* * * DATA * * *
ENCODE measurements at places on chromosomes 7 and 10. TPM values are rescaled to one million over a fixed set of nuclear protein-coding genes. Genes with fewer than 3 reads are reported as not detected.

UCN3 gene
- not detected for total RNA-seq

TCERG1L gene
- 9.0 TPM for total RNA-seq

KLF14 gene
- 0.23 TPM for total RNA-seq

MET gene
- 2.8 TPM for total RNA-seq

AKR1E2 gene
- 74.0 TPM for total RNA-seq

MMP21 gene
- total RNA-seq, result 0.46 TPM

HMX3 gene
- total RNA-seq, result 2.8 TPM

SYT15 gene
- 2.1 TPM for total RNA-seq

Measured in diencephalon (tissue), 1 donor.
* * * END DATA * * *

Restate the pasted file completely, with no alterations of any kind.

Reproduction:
ENCODE measurements at places on chromosomes 7 and 10. TPM values are rescaled to one million over a fixed set of nuclear protein-coding genes. Genes with fewer than 3 reads are reported as not detected.

UCN3 gene
- not detected for total RNA-seq

TCERG1L gene
- 9.0 TPM for total RNA-seq

KLF14 gene
- 0.23 TPM for total RNA-seq

MET gene
- 2.8 TPM for total RNA-seq

AKR1E2 gene
- 74.0 TPM for total RNA-seq

MMP21 gene
- total RNA-seq, result 0.46 TPM

HMX3 gene
- total RNA-seq, result 2.8 TPM

SYT15 gene
- 2.1 TPM for total RNA-seq

Measured in diencephalon (tissue), 1 donor.